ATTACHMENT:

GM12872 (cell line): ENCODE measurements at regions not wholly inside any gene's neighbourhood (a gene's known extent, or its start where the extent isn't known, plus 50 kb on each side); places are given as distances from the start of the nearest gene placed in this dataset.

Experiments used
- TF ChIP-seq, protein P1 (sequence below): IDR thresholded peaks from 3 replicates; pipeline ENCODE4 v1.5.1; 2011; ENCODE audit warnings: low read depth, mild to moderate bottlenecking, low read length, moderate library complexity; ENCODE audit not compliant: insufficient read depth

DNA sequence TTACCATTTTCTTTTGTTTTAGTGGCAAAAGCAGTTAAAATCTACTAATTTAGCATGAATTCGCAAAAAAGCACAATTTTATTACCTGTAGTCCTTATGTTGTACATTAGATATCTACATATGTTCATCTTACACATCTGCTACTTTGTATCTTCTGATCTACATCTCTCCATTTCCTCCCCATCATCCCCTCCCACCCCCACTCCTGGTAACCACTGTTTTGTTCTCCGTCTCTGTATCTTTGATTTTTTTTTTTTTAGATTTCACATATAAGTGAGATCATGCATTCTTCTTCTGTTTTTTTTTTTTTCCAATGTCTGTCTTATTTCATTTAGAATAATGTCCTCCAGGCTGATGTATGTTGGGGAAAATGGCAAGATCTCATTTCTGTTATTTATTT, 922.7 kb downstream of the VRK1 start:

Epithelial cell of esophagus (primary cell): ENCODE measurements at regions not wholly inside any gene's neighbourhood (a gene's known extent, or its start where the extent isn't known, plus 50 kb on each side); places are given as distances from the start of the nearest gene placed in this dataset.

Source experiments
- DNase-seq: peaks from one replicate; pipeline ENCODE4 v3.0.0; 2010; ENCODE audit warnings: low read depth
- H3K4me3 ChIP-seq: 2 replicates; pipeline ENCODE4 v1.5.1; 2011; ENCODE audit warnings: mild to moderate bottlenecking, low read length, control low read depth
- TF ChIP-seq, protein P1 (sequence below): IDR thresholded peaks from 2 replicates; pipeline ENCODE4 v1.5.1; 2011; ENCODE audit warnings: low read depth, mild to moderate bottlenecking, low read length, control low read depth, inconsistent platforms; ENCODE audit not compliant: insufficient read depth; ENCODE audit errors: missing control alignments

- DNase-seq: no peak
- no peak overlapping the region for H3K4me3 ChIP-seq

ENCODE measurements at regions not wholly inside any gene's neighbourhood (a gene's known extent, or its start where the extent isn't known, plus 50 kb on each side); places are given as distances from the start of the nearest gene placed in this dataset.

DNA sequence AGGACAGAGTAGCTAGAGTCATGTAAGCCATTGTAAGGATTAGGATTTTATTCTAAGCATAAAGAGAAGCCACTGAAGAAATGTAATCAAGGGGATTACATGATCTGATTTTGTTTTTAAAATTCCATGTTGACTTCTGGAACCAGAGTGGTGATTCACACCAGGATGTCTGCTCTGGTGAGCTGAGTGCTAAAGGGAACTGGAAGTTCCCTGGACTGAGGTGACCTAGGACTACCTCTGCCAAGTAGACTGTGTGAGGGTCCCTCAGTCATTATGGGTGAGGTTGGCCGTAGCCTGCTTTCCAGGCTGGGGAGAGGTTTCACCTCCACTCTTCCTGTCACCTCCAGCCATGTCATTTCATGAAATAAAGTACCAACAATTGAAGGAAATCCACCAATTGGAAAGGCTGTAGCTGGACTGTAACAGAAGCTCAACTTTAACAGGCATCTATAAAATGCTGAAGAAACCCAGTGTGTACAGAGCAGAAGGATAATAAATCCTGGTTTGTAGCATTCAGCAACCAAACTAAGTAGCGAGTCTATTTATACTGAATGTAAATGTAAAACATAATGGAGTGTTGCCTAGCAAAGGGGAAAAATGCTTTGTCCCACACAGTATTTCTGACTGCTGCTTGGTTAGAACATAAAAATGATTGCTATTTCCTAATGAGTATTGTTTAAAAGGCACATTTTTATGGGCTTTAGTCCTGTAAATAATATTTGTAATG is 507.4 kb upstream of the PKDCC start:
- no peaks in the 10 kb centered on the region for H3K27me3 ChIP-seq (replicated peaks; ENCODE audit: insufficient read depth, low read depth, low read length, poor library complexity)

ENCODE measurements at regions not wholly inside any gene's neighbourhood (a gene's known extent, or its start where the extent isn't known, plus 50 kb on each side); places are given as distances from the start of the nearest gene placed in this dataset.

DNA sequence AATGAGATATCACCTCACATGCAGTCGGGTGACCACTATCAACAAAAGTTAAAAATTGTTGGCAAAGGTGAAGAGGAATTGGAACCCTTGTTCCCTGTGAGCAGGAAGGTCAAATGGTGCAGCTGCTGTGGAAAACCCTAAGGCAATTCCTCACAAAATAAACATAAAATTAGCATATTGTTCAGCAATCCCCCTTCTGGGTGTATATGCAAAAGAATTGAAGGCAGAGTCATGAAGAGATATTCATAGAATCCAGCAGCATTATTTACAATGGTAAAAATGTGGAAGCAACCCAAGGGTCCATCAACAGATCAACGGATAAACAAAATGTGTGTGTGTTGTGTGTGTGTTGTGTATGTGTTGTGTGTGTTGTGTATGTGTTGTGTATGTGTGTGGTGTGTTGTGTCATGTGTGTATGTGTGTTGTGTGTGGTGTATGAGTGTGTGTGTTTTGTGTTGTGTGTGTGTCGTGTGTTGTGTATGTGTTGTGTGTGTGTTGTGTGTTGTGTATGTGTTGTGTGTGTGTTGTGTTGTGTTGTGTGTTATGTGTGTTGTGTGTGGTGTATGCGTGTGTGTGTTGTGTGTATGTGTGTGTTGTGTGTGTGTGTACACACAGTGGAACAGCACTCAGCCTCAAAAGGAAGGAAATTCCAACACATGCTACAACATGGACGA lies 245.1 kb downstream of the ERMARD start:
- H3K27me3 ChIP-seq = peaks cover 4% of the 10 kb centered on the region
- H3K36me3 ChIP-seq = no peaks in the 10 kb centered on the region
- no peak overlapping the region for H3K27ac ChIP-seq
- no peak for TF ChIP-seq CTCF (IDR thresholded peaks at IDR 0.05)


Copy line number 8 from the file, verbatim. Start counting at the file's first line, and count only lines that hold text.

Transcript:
- H3K4me3 ChIP-seq: 2 replicates; pipeline ENCODE4 v1.5.1; 2011; ENCODE audit warnings: mild to moderate bottlenecking, low read length, control low read depth